The article, Mentoring Experiences of Women in Graduate Education: Factors that Matter, focuses on women’s relational approaches which are affected by their gender socialization. The said article studies the various subjective experiences a woman encounters when teaching, counseling and mentoring. It also explores the different aspects that contribute to these experiences exclusive to women in graduate school, the costs and benefits of these relationships for women, and the women’s role models in the familial and professional areas.
The article takes on a feminist approach as it differentiates the traditional male to male mentoring relationships from that of the women’s. It asserts that in the male to male relationships, there is an acceptance of patriarchal and hierarchal organization. On the contrary, the women employ a more relational approach, which gives value to the emotional factor involved in the female relationships. But presently, the prevailing standard employed by mentoring environments is that of a traditional patriarchal environment. It can therefore be said that women in mentoring fields are currently in struggle with the prevailing norms.
The article undertook a study which aimed to investigate factors that affect women’s mentoring gender socialization. The study yielded seven key topics which suggest that female undergraduate students and their faculty members share same views about their respective mentoring experiences as well as views in the mentoring field. They all commonly voiced their desire for an empowering relationship. This, according to the surveyed collegiate students and teachers, is illustrated by the kind assistance, “CURRENT ISSUES IN UNITED STATES HISTORY” PAGE #2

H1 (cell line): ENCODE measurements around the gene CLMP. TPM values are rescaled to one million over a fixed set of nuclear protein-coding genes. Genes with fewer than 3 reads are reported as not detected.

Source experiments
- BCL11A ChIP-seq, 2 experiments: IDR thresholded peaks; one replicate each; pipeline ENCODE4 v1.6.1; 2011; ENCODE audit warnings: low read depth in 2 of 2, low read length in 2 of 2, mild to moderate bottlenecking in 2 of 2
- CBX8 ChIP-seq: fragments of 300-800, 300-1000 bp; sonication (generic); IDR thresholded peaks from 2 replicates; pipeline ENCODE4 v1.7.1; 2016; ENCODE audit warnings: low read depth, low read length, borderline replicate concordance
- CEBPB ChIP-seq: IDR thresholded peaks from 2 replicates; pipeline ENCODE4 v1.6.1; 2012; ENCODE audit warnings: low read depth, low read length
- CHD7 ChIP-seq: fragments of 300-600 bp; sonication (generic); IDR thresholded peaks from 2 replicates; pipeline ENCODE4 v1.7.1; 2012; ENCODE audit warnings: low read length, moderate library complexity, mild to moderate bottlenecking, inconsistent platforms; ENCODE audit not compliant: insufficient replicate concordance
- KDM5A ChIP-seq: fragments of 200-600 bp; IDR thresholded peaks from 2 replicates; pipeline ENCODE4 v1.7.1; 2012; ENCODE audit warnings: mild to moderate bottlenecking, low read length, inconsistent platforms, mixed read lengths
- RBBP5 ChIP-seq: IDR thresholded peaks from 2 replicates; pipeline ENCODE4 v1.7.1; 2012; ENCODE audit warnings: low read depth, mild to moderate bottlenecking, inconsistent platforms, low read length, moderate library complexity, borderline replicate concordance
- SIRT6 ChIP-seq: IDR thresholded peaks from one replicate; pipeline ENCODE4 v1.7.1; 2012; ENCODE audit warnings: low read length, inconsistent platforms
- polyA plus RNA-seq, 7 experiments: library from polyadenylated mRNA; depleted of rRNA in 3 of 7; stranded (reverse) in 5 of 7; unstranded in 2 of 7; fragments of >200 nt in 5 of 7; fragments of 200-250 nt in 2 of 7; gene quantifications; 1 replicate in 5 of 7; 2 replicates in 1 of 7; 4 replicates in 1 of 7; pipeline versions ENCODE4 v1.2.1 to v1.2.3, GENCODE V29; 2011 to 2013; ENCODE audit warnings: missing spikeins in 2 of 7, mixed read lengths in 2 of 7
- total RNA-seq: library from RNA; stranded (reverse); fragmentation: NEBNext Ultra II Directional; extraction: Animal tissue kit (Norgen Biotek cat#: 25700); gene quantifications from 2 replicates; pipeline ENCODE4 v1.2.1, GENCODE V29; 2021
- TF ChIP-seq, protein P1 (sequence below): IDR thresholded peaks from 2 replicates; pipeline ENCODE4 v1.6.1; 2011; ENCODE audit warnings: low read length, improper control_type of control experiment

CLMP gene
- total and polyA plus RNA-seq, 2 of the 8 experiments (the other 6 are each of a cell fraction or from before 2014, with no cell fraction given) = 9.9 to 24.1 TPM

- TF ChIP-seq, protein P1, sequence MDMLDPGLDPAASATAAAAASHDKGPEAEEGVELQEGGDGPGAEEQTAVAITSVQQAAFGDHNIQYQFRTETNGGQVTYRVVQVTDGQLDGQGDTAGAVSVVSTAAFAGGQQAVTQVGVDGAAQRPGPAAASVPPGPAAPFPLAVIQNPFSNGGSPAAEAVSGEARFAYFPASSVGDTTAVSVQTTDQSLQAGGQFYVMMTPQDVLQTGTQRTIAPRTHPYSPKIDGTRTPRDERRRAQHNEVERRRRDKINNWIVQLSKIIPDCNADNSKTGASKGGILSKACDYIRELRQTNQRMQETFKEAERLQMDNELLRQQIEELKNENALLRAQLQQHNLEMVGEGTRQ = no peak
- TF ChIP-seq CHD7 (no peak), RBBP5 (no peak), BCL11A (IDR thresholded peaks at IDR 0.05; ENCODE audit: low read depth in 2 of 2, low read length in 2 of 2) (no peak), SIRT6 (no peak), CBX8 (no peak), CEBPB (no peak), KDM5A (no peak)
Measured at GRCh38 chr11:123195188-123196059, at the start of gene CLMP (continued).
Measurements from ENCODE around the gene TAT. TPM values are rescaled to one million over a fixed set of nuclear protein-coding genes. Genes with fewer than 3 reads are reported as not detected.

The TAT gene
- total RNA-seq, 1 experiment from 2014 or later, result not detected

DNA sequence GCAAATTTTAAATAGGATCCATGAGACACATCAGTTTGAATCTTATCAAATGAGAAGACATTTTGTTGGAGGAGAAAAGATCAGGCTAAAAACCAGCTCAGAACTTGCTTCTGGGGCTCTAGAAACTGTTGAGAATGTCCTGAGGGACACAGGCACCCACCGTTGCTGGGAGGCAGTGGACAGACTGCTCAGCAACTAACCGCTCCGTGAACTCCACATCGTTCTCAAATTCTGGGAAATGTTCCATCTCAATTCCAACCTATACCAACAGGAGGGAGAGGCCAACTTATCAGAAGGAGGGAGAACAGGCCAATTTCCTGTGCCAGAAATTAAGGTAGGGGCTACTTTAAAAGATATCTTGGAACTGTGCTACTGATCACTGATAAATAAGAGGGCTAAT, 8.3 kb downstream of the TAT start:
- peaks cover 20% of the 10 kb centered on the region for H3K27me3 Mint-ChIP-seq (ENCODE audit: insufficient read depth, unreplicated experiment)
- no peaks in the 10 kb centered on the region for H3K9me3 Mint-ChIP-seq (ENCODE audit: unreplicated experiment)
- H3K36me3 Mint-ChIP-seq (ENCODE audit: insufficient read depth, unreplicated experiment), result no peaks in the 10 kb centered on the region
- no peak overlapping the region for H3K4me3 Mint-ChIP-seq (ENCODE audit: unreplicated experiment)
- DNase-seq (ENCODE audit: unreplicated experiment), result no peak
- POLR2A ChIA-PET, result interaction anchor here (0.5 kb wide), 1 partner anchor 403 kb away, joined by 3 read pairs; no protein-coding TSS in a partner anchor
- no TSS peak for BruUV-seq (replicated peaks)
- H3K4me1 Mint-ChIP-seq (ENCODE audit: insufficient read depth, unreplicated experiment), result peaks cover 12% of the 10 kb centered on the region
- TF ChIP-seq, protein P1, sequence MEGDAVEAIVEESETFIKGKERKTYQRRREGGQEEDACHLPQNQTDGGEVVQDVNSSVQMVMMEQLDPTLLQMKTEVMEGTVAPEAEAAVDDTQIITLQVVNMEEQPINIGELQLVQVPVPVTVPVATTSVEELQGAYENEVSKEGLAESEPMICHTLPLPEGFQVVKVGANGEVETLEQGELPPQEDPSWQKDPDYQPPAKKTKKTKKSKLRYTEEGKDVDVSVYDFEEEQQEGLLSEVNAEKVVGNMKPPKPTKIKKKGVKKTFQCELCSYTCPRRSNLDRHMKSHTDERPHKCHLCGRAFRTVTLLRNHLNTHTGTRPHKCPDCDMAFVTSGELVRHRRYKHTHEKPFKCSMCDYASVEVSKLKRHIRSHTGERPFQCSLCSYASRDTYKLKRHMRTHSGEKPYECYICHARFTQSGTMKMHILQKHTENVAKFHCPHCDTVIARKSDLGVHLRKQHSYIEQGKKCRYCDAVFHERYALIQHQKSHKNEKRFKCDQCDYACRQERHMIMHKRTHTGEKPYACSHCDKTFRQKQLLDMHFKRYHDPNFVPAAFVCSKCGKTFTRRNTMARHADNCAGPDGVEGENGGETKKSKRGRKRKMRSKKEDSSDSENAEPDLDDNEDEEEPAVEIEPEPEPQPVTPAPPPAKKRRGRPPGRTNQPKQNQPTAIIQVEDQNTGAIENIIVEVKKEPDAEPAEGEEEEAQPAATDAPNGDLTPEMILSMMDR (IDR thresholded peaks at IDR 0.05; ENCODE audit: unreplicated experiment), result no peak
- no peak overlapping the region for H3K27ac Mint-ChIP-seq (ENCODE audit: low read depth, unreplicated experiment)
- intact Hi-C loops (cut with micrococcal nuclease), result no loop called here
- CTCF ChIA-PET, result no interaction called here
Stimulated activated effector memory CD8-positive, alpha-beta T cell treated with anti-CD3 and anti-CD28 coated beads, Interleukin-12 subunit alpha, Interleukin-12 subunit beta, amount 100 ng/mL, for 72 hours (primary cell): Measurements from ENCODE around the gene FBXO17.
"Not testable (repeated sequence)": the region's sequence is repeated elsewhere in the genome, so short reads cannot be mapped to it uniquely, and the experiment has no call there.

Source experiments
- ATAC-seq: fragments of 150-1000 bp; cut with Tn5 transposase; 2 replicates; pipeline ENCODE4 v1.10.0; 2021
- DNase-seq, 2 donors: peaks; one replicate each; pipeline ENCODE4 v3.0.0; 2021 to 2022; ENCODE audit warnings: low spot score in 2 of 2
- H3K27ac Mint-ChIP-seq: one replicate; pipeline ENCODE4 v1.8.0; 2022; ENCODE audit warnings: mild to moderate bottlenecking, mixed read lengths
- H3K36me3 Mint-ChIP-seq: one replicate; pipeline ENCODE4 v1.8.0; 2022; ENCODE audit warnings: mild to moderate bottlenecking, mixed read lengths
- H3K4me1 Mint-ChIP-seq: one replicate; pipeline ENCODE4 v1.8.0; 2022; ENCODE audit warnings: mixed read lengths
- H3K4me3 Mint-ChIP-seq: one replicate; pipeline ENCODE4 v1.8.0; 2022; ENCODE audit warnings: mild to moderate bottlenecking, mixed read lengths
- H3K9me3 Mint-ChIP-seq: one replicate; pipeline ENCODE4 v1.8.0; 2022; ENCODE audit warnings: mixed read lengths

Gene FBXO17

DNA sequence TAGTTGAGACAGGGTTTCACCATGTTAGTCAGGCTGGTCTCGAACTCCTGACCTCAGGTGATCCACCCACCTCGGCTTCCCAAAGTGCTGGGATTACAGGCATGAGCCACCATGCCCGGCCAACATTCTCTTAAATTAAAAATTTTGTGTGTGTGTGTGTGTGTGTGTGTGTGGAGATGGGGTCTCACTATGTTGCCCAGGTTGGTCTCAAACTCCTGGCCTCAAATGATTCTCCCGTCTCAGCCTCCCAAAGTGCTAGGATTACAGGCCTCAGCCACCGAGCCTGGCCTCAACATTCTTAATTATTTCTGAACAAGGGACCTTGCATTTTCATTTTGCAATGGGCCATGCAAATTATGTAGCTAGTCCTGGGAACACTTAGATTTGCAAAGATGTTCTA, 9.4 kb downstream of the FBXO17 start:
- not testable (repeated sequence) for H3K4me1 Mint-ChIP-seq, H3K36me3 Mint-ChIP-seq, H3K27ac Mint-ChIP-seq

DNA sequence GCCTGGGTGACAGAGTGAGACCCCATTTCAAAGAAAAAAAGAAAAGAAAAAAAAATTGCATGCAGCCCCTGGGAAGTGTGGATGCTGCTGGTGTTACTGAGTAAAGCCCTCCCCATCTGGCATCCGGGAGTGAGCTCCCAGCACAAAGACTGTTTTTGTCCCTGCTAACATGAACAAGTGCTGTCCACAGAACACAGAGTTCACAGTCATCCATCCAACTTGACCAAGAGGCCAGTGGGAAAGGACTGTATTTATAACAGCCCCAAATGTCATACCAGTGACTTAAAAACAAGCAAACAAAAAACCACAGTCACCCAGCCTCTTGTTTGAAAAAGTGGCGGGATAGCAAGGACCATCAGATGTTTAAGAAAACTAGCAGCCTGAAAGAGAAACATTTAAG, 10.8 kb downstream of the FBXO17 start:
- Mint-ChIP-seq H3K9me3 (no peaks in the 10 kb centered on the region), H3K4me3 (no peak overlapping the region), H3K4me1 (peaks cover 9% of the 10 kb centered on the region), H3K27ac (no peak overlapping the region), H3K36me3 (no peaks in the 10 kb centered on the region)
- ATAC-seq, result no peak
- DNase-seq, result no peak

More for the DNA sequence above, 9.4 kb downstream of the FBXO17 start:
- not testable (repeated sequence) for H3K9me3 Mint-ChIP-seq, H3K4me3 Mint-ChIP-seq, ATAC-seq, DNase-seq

inspiration, faith, pride, cooperative hand, and personal growth they gain from these student-teacher relationships. Also, the study explores the sense of obligation that both sides feel for each other, the overall mentor’s investment in the student-teacher relationship (personal/emotional, professional development, time/availability, and financial investment), the factors that affect the growth of their relationship towards each other, and their capacity to balance of their own personal and professional life, experiences in the male mentoring domain, and peer mentoring.
The study’s results depict the multi-dimensionality of the women mentors’ needs in order to be successful in their personal and professional mentoring careers. The study also showed that these needs did not alter when compared with the past researches on the same subject. Also, this study suggests that women, in general, have corresponding views (and at the same time) distinct desires to their mentoring relationships in contrast to the more traditional, patriarchal setting typified by the male to male mentoring conditions.
Generally speaking, the study only focused on the mentoring experiences’ good points. Unfortunately, it did not include the hardships that women encounter with regards to their being women. It did not tackle the prejudice that women are subjected to in the patriarchal education system. If only the study explored that particular downside, the study would be so much useful and practical.
But all in all, the study would indeed be important for reflection on our current educational system with regards to the women in a male dominated field. REFERENCE Rayle A. D. , Bordes V. , Zapata A. , Arrendondo P. , Rutter M. , Howard C. (2006, May). Mentoring Experiences of Women in Graduate Education: Factors that Matter. Current Issues in Education [On-line], 9(6). http://cie. ed. asu. edu/volume9/number6/